And through it all… I was thin. These were my go-to replies: “I have a high metabolism,” “Oh, I don’t know…genetics, I guess.” “I do eat! Boy, you should see me dig in at home.” “Yes, you can take my plate now. Everything did taste wonderful.” “I guess I’m just not hungry.”

When body dysmorphia creeps in, you won’t see it coming! I read about “Lollipop heads” as my own weight, stabilised, dipped, increased by one or two pounds, and then repeated the cycle. And I stayed this way for years, unconcerned about numbers or what I looked like in the mirror. Terrified I would never find a way to stay safe forever. To freeze time, to stop death, to stop tragedy, to stop loss and abandonment. To stop infernal change whenever I got attached to anything, whenever truth unhinged me.


In 2007, I learned my father was going to prison because he had broken the law. During that period, a doctor casually mentioned, at a routine exam, that I had an eating disorder.

I cried, railed, metamorphosed into a knot pulled tight. Everything clenched inside my body, loath to release, unsure how. Hyper-vigilance, waiting, as they put it, “for the shoe to drop” controlled my body. I had not known I was sick.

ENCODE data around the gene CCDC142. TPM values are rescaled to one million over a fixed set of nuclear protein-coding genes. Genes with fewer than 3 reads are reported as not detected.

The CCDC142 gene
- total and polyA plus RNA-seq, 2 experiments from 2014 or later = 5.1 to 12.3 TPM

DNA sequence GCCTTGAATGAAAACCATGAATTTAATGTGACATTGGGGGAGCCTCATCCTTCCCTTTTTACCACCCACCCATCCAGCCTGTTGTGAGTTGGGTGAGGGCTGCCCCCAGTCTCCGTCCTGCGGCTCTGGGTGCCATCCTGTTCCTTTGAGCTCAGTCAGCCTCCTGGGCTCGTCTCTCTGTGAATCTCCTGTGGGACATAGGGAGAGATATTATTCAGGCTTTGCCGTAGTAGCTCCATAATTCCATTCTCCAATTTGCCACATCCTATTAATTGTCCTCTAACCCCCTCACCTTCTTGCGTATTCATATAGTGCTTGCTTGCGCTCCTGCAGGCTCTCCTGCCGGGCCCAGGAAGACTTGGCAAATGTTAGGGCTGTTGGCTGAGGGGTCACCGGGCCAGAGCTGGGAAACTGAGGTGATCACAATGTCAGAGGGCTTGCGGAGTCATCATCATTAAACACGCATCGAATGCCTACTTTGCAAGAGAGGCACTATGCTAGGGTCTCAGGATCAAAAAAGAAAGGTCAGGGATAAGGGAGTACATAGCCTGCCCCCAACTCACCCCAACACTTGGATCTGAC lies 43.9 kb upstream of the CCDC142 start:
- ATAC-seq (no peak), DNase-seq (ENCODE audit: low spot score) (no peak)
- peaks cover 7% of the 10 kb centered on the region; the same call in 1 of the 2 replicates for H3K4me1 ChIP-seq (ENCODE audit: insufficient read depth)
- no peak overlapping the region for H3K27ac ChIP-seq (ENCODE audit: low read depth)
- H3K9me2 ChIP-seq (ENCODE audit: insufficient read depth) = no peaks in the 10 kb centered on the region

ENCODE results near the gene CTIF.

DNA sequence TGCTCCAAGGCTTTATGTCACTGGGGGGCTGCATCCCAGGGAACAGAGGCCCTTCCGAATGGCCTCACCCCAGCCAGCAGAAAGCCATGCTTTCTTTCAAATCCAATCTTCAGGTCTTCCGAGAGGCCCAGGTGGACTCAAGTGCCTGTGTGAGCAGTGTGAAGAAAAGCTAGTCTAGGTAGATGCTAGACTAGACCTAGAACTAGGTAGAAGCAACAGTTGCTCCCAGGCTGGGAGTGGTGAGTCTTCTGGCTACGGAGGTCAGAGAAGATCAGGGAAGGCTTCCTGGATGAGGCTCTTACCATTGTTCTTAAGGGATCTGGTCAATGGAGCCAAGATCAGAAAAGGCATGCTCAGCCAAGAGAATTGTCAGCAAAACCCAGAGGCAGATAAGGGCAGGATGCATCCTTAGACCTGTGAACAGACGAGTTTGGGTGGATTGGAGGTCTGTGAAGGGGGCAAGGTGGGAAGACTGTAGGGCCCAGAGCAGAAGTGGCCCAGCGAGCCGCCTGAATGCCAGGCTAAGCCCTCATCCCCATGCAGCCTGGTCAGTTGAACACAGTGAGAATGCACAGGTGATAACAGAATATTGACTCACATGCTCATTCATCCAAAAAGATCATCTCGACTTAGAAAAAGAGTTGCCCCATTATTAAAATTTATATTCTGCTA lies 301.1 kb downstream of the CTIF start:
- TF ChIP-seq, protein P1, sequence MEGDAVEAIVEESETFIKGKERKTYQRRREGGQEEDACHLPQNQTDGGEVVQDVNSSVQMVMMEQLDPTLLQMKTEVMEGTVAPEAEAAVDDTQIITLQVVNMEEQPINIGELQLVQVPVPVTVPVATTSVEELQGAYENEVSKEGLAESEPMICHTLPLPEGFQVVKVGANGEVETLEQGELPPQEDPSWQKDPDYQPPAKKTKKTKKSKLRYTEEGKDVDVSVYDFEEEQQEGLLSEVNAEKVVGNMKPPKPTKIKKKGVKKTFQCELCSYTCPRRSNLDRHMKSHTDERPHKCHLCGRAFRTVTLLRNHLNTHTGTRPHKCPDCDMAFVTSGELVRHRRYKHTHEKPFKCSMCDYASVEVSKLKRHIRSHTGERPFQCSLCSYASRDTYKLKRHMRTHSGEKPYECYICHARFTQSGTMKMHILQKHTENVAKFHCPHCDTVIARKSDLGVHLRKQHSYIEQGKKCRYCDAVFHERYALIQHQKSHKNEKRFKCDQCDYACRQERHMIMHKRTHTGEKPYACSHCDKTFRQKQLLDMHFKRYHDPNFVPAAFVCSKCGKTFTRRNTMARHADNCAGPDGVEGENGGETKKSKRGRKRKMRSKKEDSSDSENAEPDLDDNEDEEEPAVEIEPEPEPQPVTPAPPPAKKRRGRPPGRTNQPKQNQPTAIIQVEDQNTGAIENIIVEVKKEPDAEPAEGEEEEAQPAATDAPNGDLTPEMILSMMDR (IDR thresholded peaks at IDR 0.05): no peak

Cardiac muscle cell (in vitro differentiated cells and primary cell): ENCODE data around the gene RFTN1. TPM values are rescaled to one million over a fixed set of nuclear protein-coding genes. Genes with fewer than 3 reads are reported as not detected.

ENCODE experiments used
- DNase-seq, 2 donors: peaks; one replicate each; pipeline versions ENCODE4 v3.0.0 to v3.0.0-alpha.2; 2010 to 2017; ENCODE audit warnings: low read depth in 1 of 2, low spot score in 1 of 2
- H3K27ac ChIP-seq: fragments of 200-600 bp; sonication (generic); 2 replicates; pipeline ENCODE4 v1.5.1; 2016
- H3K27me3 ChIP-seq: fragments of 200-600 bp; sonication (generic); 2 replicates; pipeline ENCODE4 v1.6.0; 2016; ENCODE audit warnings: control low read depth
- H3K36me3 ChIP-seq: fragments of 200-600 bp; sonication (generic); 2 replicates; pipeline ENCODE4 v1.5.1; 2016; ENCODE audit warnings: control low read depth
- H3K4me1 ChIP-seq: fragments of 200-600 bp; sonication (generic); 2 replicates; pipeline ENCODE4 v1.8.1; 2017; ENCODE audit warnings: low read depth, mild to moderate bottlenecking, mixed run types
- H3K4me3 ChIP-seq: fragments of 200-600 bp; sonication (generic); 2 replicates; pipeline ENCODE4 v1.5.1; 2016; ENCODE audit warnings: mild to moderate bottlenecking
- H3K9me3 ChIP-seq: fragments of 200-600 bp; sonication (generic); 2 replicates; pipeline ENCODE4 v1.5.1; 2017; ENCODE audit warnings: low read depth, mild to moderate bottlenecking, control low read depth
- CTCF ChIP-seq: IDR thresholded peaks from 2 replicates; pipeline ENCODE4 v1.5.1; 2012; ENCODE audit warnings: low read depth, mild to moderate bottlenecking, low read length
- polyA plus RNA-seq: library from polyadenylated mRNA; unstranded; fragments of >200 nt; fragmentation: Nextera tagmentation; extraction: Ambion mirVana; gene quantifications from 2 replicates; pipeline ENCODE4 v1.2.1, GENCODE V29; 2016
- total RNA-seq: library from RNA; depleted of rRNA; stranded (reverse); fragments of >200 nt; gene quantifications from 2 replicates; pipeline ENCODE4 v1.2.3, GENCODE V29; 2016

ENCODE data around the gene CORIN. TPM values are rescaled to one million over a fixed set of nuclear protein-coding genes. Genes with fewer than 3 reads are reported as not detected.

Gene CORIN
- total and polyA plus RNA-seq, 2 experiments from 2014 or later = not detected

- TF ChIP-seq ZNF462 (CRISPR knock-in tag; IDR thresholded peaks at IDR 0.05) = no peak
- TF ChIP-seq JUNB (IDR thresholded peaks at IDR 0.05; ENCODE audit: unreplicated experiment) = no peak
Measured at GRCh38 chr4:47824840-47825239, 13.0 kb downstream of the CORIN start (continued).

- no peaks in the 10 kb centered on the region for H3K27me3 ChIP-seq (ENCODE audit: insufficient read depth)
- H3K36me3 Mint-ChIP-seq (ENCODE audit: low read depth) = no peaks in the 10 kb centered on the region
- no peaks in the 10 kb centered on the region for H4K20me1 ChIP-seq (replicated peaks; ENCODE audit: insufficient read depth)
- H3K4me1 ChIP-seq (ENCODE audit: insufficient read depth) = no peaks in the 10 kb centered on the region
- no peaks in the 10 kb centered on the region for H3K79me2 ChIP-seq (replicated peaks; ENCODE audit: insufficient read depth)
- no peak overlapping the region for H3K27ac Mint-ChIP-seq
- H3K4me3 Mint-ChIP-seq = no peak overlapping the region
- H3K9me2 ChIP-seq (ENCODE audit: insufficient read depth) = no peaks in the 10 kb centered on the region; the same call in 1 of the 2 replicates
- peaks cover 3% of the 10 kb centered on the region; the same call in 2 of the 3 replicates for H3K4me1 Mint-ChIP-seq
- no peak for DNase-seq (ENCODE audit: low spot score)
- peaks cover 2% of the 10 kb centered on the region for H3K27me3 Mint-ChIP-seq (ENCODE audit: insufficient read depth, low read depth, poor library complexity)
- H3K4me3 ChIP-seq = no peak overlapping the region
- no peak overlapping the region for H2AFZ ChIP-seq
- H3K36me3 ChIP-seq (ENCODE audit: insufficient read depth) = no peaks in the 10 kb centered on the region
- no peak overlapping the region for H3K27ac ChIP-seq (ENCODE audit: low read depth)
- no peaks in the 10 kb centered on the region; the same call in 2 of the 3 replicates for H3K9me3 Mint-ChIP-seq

"Food was not safe to me, but an avenue to sickness." (Image: Supplied)

Relatives insisted they had been aware of it for years. “How could you not know this about yourself?” They asked as I clutched the phone, my tears making the receiver slick in my hand.

“Restrictive eating disorder,” as my psychiatrist called it. I was forced to see him as well as a nutritionist and a general doctor twice a week when my weight bottomed out. I had to eat to stay alive, but I didn’t know how. I would forever, it seemed, be in the grips of the series of traumatising events that had been the catalyst in my life to this point, in the form of an illness that would cause eventual heart damage and continual devastating anxiety.

Food was not safe to me, but an avenue to sickness, thanks to expired products in the fridge I had been exposed to as a kid; thanks to a father whose beefsteak boiling tomato face screamed at me to “Eat dammit!” while I sat in my high chair choking on my dinner and gasping to breathe. Thanks to ongoing abandonment, loss of family, thanks to moving our home 19 times before I was 21. Nothing felt safe, but food had been the only thing I could control.

I finally understood. I had finally cracked the surface.

"'Restrictive eating disorder' is what my psychologist called it." (Image: iStock)